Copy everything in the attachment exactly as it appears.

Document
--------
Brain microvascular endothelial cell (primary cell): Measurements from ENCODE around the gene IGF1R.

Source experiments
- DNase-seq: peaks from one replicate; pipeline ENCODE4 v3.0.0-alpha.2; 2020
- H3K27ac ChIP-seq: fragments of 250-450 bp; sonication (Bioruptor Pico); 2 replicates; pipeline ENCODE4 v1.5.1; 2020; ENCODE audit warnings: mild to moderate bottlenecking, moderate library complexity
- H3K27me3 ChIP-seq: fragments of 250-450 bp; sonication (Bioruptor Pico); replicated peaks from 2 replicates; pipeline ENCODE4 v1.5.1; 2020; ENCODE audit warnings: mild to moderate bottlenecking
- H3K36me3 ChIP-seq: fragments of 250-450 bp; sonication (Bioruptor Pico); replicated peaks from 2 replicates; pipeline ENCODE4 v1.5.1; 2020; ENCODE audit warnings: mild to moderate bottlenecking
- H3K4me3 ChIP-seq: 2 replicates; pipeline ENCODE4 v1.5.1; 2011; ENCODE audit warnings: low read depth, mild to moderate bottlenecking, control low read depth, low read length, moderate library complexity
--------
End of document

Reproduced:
Brain microvascular endothelial cell (primary cell): Measurements from ENCODE around the gene IGF1R.

Source experiments
- DNase-seq: peaks from one replicate; pipeline ENCODE4 v3.0.0-alpha.2; 2020
- H3K27ac ChIP-seq: fragments of 250-450 bp; sonication (Bioruptor Pico); 2 replicates; pipeline ENCODE4 v1.5.1; 2020; ENCODE audit warnings: mild to moderate bottlenecking, moderate library complexity
- H3K27me3 ChIP-seq: fragments of 250-450 bp; sonication (Bioruptor Pico); replicated peaks from 2 replicates; pipeline ENCODE4 v1.5.1; 2020; ENCODE audit warnings: mild to moderate bottlenecking
- H3K36me3 ChIP-seq: fragments of 250-450 bp; sonication (Bioruptor Pico); replicated peaks from 2 replicates; pipeline ENCODE4 v1.5.1; 2020; ENCODE audit warnings: mild to moderate bottlenecking
- H3K4me3 ChIP-seq: 2 replicates; pipeline ENCODE4 v1.5.1; 2011; ENCODE audit warnings: low read depth, mild to moderate bottlenecking, control low read depth, low read length, moderate library complexity